• Unto whom much is given, much is required.  Fair or not, like it or not, women and minorities who occupy professional and managerial positions are the standard bearers for others of their sex and ethnicity. Their managers, peers, subordinates and clients watch them carefully to form opinions which often reflect upon others following in their footsteps.  Gifted individuals carry the burden of representing their sisters and brothers proudly and serving as their mentors and cheerleaders.Accept this responsibility gladly.  Enrich yourself and your protégés by looking for opportunities to help those younger and less fortunate than you.
  • Develop a long-term strategy.  Decide where you ultimately want to be, then mentally back through the steps to get there.Give yourself a “career checkup” once each year to determine if you are on the right track.  Choose two to four goals for the next 12 months that will increase your skills, give you more visibility and maintain or boost your momentum.

    If you decide your career has derailed or you want to move to a different track, change your strategy, amend your plans and put yourself back in the running.  Remember, “If you don’t know where you’re going, you’ll probably end up somewhere else.”

  • Never leave your destiny in the hands of someone else.  Be proactive about showing people your potential.If you have more talent than your current job requires, volunteer for some new projects that will increase your skills and introduce you to new people and situations.  Corporate task forces, company-wide events and United Way campaigns are just a few of the vehicles you can use to broaden your horizons.

    Rather than develop tunnel vision by concentrating all your attention on your particular job and department, research other opportunities within your organization that would make better use of your time and talents.  Internal networking appointments or a discussion with your manager or savvy HR professional may reveal some possibilities you never knew existed.

    Keep your external network viable and growing.  With rampant downsizings, hostile takeovers and myriad mergers continuing to shrink the number of employees at many companies, you must be prepared to implement your plan B at a moment’s notice.  Asking for a little help from your outside friends and colleagues will make your transition/job search must more productive and a great deal easier.

  • Remain flexible and open to new possibilities and opportunities.  Sometimes opportunity knocks at inopportune moments, offering a tantalizing glimpse of an exciting new direction.  If you set rigid goals, bury yourself in your current assignment or close your mind to the activity swirling around you, glorious good fortune may pass you by.
  • Seek wisdom; learning is perpetual.  In the words of Auntie Mame, “Life is a banquet and most poor suckers are starving to death.”  Every day we have the opportunity to feast on an incredible amount of new and fascinating information.  Going to bed hungry just doesn’t make any sense.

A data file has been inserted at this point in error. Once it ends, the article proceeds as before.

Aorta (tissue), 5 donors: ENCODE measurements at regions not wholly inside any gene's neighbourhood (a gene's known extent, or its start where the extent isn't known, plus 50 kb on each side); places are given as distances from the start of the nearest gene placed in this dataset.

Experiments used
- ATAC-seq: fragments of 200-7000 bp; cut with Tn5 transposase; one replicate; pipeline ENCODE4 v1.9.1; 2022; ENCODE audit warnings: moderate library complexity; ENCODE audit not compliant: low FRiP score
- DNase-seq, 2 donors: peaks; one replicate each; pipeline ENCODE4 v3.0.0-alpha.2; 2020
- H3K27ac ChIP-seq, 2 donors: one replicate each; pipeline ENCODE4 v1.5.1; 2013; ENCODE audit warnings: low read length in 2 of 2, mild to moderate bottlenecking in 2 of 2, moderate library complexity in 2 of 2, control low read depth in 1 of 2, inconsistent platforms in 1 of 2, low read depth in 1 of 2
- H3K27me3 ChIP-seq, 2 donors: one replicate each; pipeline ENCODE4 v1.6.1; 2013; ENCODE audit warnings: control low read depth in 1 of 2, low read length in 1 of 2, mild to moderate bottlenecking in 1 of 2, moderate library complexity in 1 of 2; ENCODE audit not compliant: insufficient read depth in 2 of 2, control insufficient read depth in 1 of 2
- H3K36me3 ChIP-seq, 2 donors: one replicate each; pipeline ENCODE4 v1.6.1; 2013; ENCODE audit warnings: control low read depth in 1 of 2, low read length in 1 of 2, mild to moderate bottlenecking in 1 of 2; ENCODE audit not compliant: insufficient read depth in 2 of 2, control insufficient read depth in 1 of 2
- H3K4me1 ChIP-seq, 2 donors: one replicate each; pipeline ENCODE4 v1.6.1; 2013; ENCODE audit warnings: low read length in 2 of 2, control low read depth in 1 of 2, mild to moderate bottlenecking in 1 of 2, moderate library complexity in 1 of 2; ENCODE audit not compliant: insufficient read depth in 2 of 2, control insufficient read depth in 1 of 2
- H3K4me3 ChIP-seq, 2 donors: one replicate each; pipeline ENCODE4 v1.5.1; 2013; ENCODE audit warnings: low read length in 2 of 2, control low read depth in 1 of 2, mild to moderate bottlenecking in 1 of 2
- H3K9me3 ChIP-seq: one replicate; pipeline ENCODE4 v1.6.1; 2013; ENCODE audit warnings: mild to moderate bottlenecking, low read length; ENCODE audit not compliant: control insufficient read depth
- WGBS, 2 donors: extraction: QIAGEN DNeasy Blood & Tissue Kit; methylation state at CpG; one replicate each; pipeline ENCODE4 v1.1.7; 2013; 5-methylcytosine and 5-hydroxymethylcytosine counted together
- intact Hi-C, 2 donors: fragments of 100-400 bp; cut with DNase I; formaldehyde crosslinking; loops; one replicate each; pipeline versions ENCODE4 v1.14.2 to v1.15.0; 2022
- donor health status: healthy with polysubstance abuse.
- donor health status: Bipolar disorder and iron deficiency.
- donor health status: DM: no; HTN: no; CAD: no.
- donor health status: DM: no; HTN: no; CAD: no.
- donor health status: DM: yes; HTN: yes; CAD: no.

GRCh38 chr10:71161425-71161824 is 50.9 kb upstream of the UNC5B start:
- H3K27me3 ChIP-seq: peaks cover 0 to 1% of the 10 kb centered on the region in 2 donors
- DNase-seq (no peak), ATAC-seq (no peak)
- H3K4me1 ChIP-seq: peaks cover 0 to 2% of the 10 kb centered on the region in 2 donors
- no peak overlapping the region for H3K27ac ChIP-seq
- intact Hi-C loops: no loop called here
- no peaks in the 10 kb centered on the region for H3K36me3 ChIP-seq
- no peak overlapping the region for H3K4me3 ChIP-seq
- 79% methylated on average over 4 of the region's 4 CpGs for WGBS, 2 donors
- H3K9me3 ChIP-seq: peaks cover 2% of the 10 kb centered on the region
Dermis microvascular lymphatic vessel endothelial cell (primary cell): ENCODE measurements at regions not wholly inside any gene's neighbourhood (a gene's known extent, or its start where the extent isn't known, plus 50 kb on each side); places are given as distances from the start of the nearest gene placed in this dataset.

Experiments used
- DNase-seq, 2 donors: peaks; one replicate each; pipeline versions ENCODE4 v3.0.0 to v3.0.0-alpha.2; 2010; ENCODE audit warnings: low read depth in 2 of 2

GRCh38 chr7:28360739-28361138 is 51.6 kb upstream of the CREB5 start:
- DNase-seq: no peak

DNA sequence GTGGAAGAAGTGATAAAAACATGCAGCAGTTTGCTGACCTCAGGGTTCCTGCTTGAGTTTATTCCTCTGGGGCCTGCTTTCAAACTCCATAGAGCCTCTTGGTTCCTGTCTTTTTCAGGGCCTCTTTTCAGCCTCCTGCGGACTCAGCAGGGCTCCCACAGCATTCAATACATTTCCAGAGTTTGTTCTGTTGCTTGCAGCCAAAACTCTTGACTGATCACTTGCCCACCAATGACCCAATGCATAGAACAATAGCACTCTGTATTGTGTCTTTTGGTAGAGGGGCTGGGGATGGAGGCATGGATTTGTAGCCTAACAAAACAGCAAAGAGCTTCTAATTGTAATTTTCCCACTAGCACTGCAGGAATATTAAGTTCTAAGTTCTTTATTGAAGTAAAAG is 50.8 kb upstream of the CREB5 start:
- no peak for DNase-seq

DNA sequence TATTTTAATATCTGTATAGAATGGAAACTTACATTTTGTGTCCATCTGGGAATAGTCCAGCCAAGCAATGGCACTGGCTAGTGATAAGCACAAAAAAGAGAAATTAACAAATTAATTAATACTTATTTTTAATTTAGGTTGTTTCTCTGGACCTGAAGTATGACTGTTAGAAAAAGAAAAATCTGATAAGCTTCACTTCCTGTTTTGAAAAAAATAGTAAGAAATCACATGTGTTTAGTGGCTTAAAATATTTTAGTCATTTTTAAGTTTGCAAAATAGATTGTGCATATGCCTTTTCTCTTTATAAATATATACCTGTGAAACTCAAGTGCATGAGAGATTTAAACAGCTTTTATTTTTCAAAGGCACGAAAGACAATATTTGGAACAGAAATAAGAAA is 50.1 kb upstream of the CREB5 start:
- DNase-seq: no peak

Dr. Catalina Garcia said, “Many of us come from families who recently immigrated because of a heartfelt conviction that America is the land of opportunity.  We must continue to believe this vision, just as we must always believe in ourselves.  We can do anything we choose, if we believe we can.”


Taunee Besson headshotTaunee Besson, CMF, is president of Career Dimensions, Inc., a consulting firm founded in 1979, which works with individual and corporate clients in career change; job search; executive, small business and life coaching; college major selection and talent management.

“One of the smartest minds in the career field,” according to Tony Lee (VP of CareerCast Operations at Adicio and former publisher of the Wall Street Journal’s Online Vertical Network), Besson began writing for the Dallas Times Herald in the early 80s. Having read several of her columns, Lee asked her to contribute regular articles to the Journal’s National Business Employment Weekly (NBEW) as well. Since then, she has been a triple award-winning columnist for CareerJournal.com  and Senior Columnist for CareerCast.com, as well as WorkingWoman.com and Oxygen.com. At Lee’s request, Besson authored five editions  of NBEW’s Premier Guide to Resumes and three of its Premier Guide to Cover Letters. She has also written articles and/or been quoted in The Wall Street Journal, The Dallas Morning News, Business Week, Time, Smart Money and Yahoo among others.

Taunee has worked on community nonprofit boards and committees for over 30 years including Girls Inc., Women’s Center of Dallas, Girl Scouts and Dallas Women’s Foundation, The Volunteers of America and Mortarboard, among others. She was a member of the Leadership Dallas in 1987 and Leadership America in 2003.

In 1994, the Dallas Chapter of the American Society for Training and Development chose her as its “Professional of the Year”. Her NBEW columns were selected for the “Ten Best Article Award” in 1990, 1994 and 1997.  
In 1999, Alpha Gamma Delta, a 200,000 member fraternal organization, named her as one of three “Distinguished Citizens” at its biannual international convention.

Published by Conselium Executive Search, the global leader in compliance search.